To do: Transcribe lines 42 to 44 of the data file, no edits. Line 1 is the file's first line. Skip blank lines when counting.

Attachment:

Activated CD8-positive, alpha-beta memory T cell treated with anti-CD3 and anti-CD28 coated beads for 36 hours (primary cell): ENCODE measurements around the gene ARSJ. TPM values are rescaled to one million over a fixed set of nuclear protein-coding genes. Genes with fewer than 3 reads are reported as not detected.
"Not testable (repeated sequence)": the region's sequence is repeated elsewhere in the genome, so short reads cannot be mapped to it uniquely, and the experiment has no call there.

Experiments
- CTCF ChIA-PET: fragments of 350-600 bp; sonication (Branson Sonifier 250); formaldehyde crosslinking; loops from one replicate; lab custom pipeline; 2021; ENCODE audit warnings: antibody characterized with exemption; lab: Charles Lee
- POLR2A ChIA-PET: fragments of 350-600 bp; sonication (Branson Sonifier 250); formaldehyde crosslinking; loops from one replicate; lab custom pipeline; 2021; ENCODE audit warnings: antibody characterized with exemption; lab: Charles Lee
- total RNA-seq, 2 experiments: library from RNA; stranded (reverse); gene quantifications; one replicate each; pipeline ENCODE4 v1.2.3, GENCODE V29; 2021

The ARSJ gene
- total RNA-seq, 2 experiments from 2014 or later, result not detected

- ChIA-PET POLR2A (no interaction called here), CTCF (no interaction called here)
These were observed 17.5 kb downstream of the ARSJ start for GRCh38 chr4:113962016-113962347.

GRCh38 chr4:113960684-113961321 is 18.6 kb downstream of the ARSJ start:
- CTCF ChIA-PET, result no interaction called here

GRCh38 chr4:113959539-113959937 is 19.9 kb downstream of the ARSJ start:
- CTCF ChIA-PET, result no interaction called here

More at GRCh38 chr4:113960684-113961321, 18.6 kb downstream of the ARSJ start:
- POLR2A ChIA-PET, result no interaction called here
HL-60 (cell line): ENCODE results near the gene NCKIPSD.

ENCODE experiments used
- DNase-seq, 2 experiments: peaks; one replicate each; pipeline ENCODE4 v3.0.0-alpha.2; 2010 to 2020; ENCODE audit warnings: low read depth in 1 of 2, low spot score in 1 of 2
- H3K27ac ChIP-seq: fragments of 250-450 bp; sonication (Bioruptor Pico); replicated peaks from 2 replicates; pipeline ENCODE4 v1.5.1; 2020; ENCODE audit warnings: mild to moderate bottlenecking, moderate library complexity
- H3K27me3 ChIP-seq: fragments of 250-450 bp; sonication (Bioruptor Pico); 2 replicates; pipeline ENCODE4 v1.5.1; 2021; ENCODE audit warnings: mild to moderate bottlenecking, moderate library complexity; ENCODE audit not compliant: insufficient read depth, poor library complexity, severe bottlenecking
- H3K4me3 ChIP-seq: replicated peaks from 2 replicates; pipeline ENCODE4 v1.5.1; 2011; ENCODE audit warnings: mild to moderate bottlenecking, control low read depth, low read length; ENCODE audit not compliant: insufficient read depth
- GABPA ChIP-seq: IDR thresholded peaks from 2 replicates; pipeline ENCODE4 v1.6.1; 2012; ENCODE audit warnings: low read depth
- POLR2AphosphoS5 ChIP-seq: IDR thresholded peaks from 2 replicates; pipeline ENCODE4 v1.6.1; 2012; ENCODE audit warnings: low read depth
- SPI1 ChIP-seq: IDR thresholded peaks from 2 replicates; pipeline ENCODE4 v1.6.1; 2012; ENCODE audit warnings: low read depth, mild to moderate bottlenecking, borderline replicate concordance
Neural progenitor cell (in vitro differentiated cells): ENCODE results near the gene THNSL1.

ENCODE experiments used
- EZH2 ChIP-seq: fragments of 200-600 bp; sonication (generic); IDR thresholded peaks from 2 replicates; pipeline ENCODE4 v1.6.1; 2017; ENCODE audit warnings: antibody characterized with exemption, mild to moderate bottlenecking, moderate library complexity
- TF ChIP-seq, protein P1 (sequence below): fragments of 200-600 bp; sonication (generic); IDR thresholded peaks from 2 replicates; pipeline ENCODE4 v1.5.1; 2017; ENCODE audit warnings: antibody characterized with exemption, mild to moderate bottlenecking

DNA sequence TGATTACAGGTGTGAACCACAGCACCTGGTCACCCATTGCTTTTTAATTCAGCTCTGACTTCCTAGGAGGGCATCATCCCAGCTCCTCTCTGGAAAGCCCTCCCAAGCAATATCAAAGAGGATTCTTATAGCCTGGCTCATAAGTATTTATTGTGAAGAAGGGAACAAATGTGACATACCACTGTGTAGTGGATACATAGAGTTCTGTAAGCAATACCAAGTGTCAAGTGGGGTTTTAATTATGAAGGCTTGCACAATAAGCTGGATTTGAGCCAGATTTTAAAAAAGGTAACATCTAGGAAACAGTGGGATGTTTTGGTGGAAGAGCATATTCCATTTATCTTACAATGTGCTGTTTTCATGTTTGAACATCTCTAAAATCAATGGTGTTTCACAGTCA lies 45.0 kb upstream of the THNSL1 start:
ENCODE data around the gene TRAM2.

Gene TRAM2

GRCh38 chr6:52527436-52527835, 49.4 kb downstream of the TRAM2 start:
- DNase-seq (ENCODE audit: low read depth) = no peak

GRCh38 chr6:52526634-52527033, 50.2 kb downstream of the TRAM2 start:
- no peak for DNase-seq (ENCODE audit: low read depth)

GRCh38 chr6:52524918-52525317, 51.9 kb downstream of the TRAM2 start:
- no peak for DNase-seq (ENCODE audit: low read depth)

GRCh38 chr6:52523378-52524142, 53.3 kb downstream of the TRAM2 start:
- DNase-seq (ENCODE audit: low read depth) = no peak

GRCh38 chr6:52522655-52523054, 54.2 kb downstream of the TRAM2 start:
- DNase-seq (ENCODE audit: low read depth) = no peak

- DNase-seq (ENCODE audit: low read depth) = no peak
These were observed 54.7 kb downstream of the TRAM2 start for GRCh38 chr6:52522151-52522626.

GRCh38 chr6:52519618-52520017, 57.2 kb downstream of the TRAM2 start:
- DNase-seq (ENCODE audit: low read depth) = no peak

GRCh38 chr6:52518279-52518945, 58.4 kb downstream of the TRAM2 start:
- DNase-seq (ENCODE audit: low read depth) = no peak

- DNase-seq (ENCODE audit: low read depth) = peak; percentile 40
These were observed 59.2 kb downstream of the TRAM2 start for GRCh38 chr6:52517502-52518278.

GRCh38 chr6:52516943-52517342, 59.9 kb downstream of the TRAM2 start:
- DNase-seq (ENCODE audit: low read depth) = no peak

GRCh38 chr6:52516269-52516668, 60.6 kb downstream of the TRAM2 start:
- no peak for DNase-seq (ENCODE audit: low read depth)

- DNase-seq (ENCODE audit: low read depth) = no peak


- DNase-seq (ENCODE audit: low read depth) = no peak

- DNase-seq (ENCODE audit: low read depth) = no peak
These were observed 54.7 kb downstream of the TRAM2 start for GRCh38 chr6:52522151-52522626.